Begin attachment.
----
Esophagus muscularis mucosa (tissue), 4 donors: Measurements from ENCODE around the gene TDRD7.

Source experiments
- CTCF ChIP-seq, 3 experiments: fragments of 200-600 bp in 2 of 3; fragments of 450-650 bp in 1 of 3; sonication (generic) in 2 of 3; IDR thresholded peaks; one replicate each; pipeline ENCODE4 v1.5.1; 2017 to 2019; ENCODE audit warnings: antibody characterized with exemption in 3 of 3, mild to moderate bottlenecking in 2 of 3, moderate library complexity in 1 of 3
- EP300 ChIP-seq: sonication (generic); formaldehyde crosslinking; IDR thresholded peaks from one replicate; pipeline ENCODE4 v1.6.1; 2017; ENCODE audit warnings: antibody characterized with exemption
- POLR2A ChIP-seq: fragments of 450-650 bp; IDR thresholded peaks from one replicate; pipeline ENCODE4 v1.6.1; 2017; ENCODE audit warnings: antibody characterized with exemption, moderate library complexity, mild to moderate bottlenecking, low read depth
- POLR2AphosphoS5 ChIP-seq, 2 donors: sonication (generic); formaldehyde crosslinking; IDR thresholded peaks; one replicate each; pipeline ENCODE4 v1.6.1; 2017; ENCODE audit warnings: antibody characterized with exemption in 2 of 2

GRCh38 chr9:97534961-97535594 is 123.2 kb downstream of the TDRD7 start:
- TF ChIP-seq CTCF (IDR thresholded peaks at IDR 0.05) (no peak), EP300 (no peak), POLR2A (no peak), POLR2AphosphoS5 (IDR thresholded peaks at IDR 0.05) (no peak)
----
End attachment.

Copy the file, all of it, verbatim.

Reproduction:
Esophagus muscularis mucosa (tissue), 4 donors: Measurements from ENCODE around the gene TDRD7.

Source experiments
- CTCF ChIP-seq, 3 experiments: fragments of 200-600 bp in 2 of 3; fragments of 450-650 bp in 1 of 3; sonication (generic) in 2 of 3; IDR thresholded peaks; one replicate each; pipeline ENCODE4 v1.5.1; 2017 to 2019; ENCODE audit warnings: antibody characterized with exemption in 3 of 3, mild to moderate bottlenecking in 2 of 3, moderate library complexity in 1 of 3
- EP300 ChIP-seq: sonication (generic); formaldehyde crosslinking; IDR thresholded peaks from one replicate; pipeline ENCODE4 v1.6.1; 2017; ENCODE audit warnings: antibody characterized with exemption
- POLR2A ChIP-seq: fragments of 450-650 bp; IDR thresholded peaks from one replicate; pipeline ENCODE4 v1.6.1; 2017; ENCODE audit warnings: antibody characterized with exemption, moderate library complexity, mild to moderate bottlenecking, low read depth
- POLR2AphosphoS5 ChIP-seq, 2 donors: sonication (generic); formaldehyde crosslinking; IDR thresholded peaks; one replicate each; pipeline ENCODE4 v1.6.1; 2017; ENCODE audit warnings: antibody characterized with exemption in 2 of 2

GRCh38 chr9:97534961-97535594 is 123.2 kb downstream of the TDRD7 start:
- TF ChIP-seq CTCF (IDR thresholded peaks at IDR 0.05) (no peak), EP300 (no peak), POLR2A (no peak), POLR2AphosphoS5 (IDR thresholded peaks at IDR 0.05) (no peak)